Control Types and Arms in Pivotal Cancer Trials: 2005-2011

This is the fifth in a series of blog posts VOI Consulting will publish based on high-level examination of the company’s new insiteinvestigator™ database. This article specifically addresses the selection of control types in the comparison arm for cancer drugs gaining approval during the 2005 to 2011 period.

Control Types

Selecting a comparison arm for cancer trials is generally more challenging than in other types of drug development. On the one hand, there is a desire to demonstrate the treatment’s effect as clearly as possible, something that is best done with a placebo control. On the other hand, review boards are often very reluctant to approve these types of trials as there are serious ethical issues involved in featuring a placebo arm with patients suffering from a potentially fatal disease. Instead, common practice calls for using an active control (usually the existing standard-of-care regimen) in the control arm with the investigational agent used either in combination with the standard-of-care or, in cases where more data is available, as monotherapy.

In Figure 1 we see how these general rules are applied in practice. If we ignore single arm trials in hematologic malignancies for the moment, active controls do in fact serve as the most common type of comparison arm for both cancer types. There are also, however, a fair number of placebo controlled pivotal trials, particularly in the solid tumor area. Usually, these were for patients who had failed earlier lines of therapy but this was not always the case as two trials (both in renal cell carcinoma) achieved first-line indications via placebo-controlled trials. Placebo controlled trials were substantially more likely to be used in monotherapy (82%) than in combination therapy trials (18%). This is somewhat surprising given the aversion to giving cancer patients placebo-only treatment but may, at least in part, be reflective of the fact that there are no existing standards-of-care for certain advanced cancers.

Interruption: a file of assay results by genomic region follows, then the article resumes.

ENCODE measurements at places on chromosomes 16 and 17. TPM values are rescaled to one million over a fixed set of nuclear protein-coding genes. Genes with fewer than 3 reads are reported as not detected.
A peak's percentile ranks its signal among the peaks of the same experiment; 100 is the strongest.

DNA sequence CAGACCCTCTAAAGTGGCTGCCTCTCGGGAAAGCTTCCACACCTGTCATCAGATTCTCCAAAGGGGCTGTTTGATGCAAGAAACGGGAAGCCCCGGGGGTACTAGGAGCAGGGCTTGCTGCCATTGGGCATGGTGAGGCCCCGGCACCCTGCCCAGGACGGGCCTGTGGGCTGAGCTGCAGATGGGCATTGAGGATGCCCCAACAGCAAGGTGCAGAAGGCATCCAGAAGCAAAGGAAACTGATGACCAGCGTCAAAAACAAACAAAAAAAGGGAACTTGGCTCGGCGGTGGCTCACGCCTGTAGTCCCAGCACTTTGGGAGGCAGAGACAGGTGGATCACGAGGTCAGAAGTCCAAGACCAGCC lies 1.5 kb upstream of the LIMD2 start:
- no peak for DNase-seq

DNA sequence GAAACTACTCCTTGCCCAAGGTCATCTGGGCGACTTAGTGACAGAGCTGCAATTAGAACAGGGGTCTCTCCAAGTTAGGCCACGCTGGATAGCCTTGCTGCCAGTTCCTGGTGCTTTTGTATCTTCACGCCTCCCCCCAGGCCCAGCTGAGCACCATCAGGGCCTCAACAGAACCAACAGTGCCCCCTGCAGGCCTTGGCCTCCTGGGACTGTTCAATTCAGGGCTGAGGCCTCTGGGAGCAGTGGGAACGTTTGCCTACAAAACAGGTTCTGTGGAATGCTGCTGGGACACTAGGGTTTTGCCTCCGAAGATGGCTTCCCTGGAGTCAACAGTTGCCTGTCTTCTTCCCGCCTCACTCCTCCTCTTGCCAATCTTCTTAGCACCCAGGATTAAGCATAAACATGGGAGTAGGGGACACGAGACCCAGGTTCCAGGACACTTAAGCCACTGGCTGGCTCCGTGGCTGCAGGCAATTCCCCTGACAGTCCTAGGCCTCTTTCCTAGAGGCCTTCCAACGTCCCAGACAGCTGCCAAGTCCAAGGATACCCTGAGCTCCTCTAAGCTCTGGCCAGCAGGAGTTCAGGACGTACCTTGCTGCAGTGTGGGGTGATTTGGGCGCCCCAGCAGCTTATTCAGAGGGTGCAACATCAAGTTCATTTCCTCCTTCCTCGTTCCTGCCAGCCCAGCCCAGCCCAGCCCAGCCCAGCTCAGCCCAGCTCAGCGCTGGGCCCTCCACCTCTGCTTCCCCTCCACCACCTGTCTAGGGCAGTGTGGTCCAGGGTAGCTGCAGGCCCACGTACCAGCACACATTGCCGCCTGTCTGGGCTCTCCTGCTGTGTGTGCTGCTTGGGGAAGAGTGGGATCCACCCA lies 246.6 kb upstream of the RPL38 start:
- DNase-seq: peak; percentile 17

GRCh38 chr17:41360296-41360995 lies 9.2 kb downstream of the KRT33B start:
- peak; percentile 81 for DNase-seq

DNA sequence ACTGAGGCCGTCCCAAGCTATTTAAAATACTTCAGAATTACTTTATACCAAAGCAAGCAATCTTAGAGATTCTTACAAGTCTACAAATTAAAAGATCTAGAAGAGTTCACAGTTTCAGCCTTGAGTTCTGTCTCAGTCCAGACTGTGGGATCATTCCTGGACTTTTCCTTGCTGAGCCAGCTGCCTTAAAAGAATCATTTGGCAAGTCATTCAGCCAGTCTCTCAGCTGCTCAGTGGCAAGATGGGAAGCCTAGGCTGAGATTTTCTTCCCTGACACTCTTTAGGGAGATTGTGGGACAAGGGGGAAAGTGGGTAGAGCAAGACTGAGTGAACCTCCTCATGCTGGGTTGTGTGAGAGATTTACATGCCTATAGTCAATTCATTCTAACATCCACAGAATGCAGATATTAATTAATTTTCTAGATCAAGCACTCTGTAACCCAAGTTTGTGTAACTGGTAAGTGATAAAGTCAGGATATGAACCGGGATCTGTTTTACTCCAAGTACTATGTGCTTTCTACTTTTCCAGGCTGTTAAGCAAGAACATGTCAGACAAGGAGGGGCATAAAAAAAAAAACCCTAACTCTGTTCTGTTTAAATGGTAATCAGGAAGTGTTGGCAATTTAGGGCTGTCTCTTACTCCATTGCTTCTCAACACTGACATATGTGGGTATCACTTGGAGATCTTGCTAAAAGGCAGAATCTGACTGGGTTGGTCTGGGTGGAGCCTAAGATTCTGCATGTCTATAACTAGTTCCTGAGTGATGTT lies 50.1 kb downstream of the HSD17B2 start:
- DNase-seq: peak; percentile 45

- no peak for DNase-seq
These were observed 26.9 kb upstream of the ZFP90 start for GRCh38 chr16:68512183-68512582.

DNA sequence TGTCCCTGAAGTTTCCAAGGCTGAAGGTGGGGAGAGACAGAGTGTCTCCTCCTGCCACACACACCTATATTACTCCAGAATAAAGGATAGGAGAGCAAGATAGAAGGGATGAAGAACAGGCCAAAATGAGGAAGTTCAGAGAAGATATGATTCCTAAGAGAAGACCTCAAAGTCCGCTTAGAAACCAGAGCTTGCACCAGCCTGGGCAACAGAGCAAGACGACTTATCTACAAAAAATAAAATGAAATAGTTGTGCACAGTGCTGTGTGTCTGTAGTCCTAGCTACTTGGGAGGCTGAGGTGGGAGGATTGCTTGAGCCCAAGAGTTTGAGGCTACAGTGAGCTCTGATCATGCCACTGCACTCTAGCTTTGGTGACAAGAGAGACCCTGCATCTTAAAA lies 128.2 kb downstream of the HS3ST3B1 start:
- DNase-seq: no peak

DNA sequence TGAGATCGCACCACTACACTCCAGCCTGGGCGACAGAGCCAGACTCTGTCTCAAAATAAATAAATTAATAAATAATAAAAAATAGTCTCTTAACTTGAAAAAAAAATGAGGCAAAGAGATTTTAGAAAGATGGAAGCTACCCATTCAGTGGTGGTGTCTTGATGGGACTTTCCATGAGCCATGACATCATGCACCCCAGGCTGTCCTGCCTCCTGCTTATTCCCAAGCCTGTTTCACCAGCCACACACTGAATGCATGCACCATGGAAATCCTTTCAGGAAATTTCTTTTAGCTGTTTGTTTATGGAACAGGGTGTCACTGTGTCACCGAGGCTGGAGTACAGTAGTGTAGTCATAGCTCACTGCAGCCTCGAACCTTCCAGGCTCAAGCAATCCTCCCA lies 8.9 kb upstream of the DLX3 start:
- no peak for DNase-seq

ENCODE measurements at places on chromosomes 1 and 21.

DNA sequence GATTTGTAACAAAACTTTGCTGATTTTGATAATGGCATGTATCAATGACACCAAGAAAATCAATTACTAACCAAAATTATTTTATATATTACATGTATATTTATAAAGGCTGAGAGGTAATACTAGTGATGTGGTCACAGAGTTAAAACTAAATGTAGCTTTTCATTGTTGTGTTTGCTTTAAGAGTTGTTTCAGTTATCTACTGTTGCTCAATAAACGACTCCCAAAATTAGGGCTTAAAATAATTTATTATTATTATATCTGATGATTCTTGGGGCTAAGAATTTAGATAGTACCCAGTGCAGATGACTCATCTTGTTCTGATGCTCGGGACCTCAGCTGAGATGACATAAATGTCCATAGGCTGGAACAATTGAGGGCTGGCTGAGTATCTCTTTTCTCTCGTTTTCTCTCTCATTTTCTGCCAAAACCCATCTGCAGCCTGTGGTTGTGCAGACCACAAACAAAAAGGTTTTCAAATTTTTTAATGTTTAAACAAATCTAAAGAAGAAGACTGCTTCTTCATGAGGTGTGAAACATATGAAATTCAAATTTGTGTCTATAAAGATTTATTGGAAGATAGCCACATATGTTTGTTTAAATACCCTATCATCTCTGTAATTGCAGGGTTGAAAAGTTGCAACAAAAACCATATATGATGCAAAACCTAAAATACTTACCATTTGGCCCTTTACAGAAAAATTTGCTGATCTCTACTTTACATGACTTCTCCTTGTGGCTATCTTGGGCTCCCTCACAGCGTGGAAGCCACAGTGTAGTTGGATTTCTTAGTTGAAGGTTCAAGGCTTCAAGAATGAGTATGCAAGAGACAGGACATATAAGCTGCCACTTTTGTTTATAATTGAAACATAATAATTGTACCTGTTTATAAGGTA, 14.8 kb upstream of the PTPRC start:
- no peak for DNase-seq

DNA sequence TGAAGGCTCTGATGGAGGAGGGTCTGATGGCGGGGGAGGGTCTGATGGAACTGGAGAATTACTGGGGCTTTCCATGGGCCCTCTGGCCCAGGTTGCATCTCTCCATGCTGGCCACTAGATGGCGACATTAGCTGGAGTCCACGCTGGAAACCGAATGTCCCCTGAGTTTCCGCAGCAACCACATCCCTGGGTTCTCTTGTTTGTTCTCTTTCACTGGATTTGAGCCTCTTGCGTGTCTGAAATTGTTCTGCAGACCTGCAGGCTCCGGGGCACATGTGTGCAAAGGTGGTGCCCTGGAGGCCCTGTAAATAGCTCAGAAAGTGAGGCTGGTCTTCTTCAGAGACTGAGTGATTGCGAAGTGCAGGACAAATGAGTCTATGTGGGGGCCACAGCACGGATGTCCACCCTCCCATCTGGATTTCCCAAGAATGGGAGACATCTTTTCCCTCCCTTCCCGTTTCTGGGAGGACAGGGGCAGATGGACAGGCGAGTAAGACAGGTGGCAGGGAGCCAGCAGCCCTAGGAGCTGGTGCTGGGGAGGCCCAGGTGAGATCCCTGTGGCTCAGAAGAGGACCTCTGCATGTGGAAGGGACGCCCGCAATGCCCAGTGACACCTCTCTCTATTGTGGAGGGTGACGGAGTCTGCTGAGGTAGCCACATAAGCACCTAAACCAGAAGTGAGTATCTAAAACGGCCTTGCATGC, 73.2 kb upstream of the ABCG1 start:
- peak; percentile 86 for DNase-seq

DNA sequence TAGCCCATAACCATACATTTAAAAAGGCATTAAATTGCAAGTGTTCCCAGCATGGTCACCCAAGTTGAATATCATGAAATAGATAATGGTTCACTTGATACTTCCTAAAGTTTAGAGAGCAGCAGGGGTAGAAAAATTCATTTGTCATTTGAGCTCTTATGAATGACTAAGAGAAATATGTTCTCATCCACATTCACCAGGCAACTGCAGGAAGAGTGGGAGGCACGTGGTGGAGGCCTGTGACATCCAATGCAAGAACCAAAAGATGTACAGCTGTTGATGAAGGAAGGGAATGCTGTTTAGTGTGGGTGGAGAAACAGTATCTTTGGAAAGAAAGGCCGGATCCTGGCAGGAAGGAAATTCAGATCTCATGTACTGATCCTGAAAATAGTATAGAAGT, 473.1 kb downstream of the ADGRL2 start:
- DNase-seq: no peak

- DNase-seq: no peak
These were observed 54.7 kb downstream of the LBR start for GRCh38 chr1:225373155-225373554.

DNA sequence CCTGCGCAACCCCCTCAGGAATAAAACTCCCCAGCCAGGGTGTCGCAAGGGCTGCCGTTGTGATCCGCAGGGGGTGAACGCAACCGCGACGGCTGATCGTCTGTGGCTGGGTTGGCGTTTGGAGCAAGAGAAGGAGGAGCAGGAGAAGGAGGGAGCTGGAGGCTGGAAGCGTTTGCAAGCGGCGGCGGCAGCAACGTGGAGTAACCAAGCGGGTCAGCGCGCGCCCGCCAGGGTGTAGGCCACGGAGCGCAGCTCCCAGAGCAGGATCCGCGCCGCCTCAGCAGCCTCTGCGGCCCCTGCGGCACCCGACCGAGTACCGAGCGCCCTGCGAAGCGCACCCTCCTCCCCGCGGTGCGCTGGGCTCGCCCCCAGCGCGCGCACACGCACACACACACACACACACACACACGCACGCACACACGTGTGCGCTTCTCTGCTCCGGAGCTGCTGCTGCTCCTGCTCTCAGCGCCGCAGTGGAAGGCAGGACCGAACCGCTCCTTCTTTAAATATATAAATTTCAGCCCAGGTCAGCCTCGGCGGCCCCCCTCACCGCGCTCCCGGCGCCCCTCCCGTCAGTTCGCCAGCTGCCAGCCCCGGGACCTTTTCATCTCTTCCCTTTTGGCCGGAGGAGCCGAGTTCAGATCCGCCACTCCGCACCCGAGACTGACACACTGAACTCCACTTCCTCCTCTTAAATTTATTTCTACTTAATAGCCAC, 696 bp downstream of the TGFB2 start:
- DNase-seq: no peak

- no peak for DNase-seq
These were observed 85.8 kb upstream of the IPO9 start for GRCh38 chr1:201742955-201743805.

Figure 1 - Control Types and Arms in Pivotal Cancer Trials: 2005-2011

Insiteinvestigator is VOI’s proprietary database containing detailed information on design, endpoints, populations, size, placement, timelines, efficacy outcomes, and safety results for every pivotal trial supporting a cancer drug approved by the U.S. FDA from 2005 through 2011.


Donald Clark
Donald Clark

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